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The Effects of ‘‘Nonbinding’’ Price Floors

This paper explores the impact of price floors on cap-and-trade programs used to limit emissions of pollutants like CO2. Price floors are a common form of policy intervention to artificially raise prices in certain sectors, with minimum wages in labor markets and set prices in grain markets as common examples. The prevailing understanding is that prices set below the market-clearing price will have no effect and that prices set above the market price will raise the price until the market price equals the price floor. This is accurate in the labor market, but this paper shows that these principles do not hold when applied to storable assets like grains or pollution allowances. In this paper, the authors prove that whether a floor is inserted above or below the laissez-faire price of a storable asset, it may immediately raise the price, leaving it strictly above the floor. Even though the floor is below the equilibrium price, the floor may still influence the price – a phenomenon the authors term “action at a distance.” The paper also shows that a seemingly nonbinding hard floor (when the government is willing to purchase unlimited amounts at the support price) will raise prices by more than a seemingly nonbinding soft floor (when the government is only willing to buy a limited quantity per period at the floor price, meaning the market price can fall below the floor). Conversely, removing a price floor altogether may cause an immediate drop in the price—possibly to a level even lower than the price floor had been.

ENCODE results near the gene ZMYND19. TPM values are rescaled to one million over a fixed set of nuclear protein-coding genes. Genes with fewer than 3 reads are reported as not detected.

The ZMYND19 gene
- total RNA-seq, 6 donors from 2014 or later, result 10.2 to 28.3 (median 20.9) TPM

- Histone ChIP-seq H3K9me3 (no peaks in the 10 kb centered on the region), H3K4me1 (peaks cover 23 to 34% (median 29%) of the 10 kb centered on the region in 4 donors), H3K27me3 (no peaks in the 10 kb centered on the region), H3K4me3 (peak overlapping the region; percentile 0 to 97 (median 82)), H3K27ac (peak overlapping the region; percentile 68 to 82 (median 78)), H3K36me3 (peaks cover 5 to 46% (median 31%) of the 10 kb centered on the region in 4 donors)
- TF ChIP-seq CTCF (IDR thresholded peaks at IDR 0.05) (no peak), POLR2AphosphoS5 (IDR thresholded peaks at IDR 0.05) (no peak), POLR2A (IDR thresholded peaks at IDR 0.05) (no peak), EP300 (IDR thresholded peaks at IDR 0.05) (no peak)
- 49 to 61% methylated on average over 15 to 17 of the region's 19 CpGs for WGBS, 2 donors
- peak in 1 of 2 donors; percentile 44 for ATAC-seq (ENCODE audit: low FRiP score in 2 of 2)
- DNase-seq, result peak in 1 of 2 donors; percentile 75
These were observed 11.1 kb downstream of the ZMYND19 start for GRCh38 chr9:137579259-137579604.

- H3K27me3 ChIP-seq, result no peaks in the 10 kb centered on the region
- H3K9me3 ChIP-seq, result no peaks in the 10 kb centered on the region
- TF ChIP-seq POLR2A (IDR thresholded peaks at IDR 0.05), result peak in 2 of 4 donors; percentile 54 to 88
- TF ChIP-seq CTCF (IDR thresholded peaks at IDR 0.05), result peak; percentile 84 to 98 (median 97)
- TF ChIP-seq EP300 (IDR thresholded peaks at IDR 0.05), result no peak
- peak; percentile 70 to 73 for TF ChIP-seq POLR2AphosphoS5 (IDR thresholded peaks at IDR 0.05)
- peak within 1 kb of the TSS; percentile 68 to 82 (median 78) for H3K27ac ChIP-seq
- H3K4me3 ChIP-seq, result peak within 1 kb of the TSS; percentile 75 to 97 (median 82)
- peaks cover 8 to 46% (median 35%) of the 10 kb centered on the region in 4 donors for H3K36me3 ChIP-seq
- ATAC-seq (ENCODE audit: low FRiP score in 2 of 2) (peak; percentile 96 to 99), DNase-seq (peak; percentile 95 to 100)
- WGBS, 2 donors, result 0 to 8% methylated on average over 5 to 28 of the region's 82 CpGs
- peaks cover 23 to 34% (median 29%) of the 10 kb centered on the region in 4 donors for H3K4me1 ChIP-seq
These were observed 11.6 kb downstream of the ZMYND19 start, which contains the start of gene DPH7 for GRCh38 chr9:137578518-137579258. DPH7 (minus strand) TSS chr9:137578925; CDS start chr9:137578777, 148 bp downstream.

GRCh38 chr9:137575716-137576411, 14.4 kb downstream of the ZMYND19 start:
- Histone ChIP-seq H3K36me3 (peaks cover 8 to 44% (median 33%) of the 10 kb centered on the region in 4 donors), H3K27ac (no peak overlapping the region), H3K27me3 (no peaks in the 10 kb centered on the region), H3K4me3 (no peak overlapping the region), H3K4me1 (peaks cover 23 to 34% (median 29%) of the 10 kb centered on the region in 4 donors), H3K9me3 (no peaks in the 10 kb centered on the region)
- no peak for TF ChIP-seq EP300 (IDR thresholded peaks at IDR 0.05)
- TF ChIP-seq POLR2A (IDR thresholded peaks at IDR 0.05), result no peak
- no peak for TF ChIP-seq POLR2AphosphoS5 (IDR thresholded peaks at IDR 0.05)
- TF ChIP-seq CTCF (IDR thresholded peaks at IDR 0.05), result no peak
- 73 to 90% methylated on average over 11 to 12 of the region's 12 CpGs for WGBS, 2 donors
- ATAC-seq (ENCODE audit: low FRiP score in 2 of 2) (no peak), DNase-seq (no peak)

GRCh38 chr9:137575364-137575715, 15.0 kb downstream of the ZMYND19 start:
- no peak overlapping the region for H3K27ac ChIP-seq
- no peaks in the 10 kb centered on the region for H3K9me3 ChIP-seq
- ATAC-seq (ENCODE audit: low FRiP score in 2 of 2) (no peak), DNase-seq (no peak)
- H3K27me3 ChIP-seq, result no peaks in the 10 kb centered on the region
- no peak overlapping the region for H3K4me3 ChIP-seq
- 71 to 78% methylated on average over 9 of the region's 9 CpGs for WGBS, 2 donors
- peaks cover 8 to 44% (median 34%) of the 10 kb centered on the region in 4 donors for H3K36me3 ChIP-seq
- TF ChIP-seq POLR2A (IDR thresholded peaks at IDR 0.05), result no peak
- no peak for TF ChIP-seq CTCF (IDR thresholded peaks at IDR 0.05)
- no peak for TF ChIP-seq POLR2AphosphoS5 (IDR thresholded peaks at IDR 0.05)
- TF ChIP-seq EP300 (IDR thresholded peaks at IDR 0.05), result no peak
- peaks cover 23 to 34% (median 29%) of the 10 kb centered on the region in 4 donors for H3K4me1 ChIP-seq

A graph showing the long-run effects of commodity prices for a price floor imposed on either side of the laissez-faire price.

The paper has several important implications for economic research. First, the paper’s findings should eliminate the unfortunate current practice of analyzing price collars in emissions-trading markets as if they were hard floors when, in fact, they are soft floors. The study’s results also validate observations from disparate fields. The results show that Krugman’s insight regarding foreign exchange markets with hard floors extends to markets for other storable assets and the findings explain previous intuitions that the ‘‘nonbinding’’ soft floor under the permit price in California’s cap-and-trade program is raising its price. Lastly, the results provide a rationale for the observation in the Financial Times (2013) about the influence of the hard floor in China’s rice market.

For the full study, download the file below. 


The Effects of ‘‘Nonbinding’’ Price Floors_full paper